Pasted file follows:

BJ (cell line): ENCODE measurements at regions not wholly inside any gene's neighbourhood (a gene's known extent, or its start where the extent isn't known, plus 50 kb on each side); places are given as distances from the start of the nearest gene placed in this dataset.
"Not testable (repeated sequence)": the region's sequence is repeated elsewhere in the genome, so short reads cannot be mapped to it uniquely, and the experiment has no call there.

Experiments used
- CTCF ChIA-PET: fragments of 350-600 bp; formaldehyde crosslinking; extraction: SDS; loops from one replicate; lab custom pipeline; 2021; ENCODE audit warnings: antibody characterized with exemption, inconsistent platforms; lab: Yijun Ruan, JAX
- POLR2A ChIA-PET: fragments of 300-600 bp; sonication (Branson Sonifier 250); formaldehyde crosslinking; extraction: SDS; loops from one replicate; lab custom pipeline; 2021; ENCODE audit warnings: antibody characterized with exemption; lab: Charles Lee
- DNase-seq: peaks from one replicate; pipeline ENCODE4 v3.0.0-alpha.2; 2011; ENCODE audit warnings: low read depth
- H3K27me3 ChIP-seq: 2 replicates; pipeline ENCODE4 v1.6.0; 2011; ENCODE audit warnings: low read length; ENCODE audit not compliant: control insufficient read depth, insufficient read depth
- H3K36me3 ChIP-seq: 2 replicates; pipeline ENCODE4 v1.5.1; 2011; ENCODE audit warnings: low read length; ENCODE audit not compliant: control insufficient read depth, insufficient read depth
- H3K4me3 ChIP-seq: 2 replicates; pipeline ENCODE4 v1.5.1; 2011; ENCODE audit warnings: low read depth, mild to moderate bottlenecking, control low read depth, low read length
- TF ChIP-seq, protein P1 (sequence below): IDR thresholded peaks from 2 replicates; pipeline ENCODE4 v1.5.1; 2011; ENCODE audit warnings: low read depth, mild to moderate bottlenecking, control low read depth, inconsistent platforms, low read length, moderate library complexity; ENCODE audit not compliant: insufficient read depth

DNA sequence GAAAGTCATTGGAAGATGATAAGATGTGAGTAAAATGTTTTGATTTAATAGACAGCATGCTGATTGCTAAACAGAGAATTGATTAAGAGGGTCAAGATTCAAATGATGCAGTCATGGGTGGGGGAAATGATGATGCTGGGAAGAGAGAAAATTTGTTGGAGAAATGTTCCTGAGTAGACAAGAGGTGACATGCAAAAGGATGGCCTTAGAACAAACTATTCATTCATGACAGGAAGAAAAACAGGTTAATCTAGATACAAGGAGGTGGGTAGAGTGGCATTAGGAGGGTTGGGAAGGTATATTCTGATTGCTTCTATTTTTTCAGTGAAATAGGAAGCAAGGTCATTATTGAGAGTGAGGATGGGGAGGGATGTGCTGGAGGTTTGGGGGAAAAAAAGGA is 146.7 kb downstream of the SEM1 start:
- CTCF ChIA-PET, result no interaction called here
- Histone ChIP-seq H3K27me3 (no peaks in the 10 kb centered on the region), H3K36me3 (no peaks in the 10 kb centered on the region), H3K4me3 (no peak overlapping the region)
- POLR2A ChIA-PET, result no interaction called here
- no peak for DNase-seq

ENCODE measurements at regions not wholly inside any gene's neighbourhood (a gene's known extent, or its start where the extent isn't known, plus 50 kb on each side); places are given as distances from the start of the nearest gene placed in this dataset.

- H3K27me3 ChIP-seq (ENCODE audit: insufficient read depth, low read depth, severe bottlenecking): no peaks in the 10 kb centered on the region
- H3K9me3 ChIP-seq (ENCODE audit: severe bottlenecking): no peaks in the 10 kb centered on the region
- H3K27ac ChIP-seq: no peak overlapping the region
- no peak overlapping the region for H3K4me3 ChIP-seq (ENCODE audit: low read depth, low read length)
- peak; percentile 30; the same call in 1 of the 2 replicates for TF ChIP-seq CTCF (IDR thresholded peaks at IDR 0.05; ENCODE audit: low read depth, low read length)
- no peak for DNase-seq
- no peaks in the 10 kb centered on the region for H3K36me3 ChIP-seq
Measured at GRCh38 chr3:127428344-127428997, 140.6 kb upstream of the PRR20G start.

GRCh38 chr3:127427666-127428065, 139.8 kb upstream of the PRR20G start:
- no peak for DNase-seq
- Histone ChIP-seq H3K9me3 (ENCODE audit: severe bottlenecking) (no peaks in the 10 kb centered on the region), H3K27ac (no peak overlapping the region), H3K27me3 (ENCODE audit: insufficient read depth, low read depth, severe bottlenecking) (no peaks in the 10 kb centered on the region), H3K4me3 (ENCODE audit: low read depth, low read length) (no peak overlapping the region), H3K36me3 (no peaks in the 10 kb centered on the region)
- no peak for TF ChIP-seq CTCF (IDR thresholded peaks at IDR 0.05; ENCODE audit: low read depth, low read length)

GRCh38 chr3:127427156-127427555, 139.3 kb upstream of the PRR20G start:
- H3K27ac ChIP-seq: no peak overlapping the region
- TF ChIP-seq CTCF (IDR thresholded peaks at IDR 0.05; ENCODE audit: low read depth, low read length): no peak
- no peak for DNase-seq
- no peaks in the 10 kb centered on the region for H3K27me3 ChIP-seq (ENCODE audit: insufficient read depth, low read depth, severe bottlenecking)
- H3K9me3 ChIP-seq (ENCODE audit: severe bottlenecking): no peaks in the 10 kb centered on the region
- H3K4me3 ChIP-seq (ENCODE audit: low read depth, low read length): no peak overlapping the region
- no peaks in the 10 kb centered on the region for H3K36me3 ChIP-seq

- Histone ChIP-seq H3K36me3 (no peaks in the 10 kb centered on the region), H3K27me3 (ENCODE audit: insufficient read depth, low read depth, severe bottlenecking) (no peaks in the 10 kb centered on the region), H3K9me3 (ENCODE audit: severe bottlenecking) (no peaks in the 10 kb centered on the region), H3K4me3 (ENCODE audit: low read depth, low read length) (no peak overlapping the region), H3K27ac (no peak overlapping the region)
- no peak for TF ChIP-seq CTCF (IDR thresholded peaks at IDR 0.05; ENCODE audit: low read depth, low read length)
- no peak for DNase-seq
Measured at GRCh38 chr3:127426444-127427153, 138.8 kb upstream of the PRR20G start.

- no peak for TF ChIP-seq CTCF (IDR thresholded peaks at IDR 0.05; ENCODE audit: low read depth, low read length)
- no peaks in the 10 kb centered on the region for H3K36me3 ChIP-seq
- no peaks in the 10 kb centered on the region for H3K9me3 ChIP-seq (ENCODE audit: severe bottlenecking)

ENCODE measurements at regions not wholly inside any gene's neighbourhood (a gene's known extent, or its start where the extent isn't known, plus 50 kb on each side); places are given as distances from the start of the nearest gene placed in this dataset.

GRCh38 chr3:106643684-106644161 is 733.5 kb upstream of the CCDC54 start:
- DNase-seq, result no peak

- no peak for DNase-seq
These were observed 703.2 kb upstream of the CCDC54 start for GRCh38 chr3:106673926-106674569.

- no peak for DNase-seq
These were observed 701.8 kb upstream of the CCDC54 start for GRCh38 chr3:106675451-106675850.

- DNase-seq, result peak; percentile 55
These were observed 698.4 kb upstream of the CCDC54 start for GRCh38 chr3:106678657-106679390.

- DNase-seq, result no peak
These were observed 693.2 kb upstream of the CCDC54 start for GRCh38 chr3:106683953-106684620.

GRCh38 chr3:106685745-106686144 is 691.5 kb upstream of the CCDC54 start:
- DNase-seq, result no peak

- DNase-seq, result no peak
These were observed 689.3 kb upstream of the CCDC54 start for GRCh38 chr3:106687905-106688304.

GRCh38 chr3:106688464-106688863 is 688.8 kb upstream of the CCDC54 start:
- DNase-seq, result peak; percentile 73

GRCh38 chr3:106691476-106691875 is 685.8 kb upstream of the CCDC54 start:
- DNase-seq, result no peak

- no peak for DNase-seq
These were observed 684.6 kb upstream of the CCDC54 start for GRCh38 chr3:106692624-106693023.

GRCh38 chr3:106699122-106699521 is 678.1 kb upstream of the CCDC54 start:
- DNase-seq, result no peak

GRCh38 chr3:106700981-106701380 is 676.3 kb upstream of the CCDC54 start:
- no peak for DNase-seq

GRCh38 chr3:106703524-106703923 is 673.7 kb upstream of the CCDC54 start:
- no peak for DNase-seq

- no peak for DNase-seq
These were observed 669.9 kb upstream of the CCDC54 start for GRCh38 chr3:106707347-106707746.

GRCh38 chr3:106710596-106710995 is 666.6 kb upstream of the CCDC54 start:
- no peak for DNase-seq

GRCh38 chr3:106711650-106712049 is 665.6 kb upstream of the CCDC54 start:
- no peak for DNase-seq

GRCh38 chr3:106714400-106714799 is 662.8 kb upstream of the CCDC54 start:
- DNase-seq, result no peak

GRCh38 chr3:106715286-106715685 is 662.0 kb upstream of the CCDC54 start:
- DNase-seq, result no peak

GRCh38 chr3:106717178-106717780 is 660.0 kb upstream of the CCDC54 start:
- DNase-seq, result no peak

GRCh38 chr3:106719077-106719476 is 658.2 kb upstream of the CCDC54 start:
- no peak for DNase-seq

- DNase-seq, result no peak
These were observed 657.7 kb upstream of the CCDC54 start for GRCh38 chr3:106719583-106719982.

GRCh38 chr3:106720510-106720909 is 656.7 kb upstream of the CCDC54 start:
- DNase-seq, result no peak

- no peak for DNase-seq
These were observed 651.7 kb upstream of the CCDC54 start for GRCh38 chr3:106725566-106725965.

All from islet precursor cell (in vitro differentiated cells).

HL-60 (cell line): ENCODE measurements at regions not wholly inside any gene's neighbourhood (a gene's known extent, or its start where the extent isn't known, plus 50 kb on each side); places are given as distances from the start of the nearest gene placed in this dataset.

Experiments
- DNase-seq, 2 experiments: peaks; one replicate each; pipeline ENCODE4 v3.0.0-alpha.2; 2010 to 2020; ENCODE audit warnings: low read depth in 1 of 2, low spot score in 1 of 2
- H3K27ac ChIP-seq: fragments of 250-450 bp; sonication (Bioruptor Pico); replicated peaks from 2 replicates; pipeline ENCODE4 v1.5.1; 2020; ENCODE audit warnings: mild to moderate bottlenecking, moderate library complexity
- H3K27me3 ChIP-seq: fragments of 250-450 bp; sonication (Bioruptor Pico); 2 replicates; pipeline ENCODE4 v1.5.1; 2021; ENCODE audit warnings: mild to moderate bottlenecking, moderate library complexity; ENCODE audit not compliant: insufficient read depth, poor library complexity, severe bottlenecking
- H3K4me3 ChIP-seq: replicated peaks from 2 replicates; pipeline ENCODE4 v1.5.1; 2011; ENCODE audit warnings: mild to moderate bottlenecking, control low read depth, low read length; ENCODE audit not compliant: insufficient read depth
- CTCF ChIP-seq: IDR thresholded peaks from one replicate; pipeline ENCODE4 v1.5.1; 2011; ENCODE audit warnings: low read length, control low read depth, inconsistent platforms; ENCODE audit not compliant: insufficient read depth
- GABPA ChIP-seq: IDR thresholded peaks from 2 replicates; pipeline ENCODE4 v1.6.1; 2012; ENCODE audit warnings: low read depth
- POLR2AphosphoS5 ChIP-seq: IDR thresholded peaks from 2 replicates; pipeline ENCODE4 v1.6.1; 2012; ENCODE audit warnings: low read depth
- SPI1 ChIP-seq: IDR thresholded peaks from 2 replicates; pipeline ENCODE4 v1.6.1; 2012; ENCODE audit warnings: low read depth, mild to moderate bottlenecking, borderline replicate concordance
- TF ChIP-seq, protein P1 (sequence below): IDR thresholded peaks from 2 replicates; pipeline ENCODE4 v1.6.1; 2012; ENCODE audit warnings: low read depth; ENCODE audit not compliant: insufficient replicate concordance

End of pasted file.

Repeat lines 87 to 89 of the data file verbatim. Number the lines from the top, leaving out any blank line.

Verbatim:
GRCh38 chr3:106720510-106720909 is 656.7 kb upstream of the CCDC54 start:
- DNase-seq, result no peak

- no peak for DNase-seq